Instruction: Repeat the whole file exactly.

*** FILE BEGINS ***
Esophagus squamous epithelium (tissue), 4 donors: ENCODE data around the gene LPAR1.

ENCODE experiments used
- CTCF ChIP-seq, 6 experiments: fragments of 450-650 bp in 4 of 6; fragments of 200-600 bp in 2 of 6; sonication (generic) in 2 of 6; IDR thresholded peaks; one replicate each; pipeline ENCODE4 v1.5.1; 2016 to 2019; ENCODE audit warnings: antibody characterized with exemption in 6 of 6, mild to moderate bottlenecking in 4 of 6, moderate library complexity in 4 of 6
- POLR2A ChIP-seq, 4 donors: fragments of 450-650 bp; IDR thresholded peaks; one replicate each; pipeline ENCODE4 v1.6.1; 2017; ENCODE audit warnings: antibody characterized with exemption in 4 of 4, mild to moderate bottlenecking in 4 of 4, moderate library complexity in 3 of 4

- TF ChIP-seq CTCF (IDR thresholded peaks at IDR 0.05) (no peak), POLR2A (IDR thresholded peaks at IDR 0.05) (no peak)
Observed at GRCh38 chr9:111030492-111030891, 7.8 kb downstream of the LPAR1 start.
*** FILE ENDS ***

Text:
Esophagus squamous epithelium (tissue), 4 donors: ENCODE data around the gene LPAR1.

ENCODE experiments used
- CTCF ChIP-seq, 6 experiments: fragments of 450-650 bp in 4 of 6; fragments of 200-600 bp in 2 of 6; sonication (generic) in 2 of 6; IDR thresholded peaks; one replicate each; pipeline ENCODE4 v1.5.1; 2016 to 2019; ENCODE audit warnings: antibody characterized with exemption in 6 of 6, mild to moderate bottlenecking in 4 of 6, moderate library complexity in 4 of 6
- POLR2A ChIP-seq, 4 donors: fragments of 450-650 bp; IDR thresholded peaks; one replicate each; pipeline ENCODE4 v1.6.1; 2017; ENCODE audit warnings: antibody characterized with exemption in 4 of 4, mild to moderate bottlenecking in 4 of 4, moderate library complexity in 3 of 4

- TF ChIP-seq CTCF (IDR thresholded peaks at IDR 0.05) (no peak), POLR2A (IDR thresholded peaks at IDR 0.05) (no peak)
Observed at GRCh38 chr9:111030492-111030891, 7.8 kb downstream of the LPAR1 start.